The Affordable Care Act (ACA) is the comprehensive healthcare reform signed into law by President Barack Obama in March 2010.

Formally known as the Patient Protection and Affordable Care Act, the law includes a list of healthcare policies intended to access to health insurance to millions of Americans.

The act expanded Medicaid eligibility, created health insurance exchanges, mandated that Americans purchase or otherwise obtain health insurance.

The ACA was designed to reduce the cost of health insurance coverage for people who qualify for it. The law includes premium tax credits and cost-sharing reductions.

Premium tax credits lower your health insurance bill each month. Cost-sharing reductions, meanwhile, reduce your costs for deductibles, copays, and coinsurance.

All ACA-compliant health insurance plans including every plan that's sold on the Health Insurance Marketplace must cover "essential health benefits":-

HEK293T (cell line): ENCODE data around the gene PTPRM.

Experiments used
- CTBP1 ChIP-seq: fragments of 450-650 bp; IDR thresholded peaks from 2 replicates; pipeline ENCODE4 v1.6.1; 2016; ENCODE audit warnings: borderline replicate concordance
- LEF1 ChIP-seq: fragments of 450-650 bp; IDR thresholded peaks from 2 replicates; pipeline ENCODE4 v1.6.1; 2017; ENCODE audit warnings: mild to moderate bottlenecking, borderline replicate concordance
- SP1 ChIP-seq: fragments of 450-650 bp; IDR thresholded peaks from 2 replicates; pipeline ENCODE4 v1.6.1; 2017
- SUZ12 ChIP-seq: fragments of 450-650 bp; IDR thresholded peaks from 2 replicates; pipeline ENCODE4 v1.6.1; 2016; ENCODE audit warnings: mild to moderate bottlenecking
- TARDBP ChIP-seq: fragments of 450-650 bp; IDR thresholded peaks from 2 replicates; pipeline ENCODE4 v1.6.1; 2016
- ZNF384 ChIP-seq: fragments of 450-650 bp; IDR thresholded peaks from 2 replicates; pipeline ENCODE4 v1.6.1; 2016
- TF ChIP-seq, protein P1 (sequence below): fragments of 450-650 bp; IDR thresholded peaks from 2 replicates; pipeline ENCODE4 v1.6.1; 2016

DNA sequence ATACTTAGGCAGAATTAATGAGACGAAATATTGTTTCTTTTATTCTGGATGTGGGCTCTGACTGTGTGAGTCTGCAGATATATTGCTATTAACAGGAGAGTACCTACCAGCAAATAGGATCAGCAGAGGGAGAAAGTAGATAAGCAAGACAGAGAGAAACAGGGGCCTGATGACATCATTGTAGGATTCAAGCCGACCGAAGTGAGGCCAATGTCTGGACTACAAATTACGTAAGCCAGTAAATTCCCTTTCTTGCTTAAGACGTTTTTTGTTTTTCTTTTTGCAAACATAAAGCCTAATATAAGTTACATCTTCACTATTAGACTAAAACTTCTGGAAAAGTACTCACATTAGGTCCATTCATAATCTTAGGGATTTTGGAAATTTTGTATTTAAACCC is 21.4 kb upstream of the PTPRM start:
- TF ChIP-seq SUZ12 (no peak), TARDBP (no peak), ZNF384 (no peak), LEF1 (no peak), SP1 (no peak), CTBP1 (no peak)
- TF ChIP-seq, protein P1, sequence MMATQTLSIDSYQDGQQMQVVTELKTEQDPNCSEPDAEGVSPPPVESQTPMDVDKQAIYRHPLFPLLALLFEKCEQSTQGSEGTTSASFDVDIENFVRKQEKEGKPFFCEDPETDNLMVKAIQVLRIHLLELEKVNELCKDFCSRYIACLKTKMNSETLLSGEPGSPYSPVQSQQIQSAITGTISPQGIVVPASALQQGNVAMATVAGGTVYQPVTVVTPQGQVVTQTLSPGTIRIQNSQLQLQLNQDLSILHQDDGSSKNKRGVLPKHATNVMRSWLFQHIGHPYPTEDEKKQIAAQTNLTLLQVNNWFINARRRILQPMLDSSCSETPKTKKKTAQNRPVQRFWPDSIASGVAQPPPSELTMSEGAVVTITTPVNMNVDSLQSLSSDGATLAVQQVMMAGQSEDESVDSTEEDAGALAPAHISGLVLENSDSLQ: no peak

– Ambulatory patient services – Breastfeeding – Emergency services – Family planning – Hospitalization – Laboratory services – Mental health, etc

In addition, the ACA requires most insurance plans, including those sold on the Marketplace, to cover at no cost to policyholders a list of preventive services.

Every year, there is an open enrollment period on the Health Insurance Marketplace during which people can buy or switch insurance plans. 

If you miss this time, you cannot enroll until the following year unless you qualify for a special enrollment period because your circumstances change.

That circumstances changes are for example, you marry, divorce, become a parent, or lose a job that provided health insurance coverage.